Buoyed by opportunities in the Masterplan for Acceleration and Expansion of Indonesia’s Economic Development, investors are also participating in major infrastructure projects, mainly in power and transport. Chinese firms have invested $7bn in infrastructure over the past decade, according to UNCTAD, with major upcoming projects including a joint project by China Power Investment Corp and Anhui Conch Cement for a $17bn, 7000-MW hydroelectric complex in Central Kalimantan announced in May 2013 and China Huadian Corp’s $630m power plant in Bali. Japanese builders Sumitomo Mitsui Construction, Obayashi and Shimizu are participating in the partly JICA-funded mass rapid transit railway in Jakarta, while Itochu and Electric Power Development are investing in the $4bn, 2000-MW independent power plant in Java.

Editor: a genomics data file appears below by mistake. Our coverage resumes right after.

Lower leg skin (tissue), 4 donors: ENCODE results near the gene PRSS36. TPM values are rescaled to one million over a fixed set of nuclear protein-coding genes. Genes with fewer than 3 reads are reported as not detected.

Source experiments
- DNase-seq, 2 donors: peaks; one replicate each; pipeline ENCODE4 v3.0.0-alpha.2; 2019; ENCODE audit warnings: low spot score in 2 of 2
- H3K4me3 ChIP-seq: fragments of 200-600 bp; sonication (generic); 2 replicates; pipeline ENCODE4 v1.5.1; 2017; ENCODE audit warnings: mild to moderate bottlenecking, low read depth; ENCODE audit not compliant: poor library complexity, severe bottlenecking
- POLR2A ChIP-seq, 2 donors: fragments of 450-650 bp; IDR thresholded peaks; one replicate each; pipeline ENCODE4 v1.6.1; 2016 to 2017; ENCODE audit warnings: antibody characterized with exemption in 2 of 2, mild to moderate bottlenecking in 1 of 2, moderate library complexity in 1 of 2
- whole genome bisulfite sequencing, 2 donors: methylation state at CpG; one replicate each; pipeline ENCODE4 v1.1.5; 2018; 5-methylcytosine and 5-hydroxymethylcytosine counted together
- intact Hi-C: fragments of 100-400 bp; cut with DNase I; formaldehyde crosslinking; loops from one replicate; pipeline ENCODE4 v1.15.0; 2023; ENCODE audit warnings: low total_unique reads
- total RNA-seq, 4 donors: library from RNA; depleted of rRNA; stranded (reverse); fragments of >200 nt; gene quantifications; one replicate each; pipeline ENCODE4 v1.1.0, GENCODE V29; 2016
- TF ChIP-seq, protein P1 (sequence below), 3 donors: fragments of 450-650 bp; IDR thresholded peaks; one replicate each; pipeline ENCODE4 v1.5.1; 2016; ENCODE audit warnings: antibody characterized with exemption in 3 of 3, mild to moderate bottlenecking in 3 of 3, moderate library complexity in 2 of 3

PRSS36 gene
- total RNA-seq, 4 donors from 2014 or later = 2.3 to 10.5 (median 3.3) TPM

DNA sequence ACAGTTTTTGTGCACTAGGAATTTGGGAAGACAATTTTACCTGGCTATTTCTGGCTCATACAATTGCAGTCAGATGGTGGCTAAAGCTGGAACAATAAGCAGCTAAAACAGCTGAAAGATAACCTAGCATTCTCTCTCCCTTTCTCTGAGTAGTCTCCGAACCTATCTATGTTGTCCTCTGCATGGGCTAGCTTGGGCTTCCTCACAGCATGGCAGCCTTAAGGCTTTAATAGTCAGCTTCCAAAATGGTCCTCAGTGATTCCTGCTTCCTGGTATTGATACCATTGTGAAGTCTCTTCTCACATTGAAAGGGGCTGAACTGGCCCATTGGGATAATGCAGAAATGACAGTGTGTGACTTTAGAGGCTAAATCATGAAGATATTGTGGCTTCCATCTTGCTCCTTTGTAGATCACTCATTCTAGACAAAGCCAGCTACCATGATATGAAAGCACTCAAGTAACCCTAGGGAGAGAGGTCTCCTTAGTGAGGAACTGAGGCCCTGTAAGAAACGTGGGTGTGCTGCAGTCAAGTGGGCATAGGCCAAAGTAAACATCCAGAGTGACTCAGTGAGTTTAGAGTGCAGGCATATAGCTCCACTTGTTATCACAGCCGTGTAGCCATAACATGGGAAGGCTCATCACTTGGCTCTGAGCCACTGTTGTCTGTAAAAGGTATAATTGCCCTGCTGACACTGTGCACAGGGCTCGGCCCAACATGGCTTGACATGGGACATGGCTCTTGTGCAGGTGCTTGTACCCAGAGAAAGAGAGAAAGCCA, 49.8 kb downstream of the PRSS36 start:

While Asian investors have led growing investment in Indonesia, with Japan overtaking Singapore in 2013 as the largest foreign investor, FDI is coming from increasingly diversified sources and targeting a broader array of sectors. Much of FDI in manufacturing is aimed at end-use production destined for the domestic market, although investment in intermediate industries is gradually rising. The challenge for authorities will be to steer greater investment toward intermediate and import-substitution industries to plug the country’s current account deficit, just as investors are drawn to the growing pool of domestic consumers.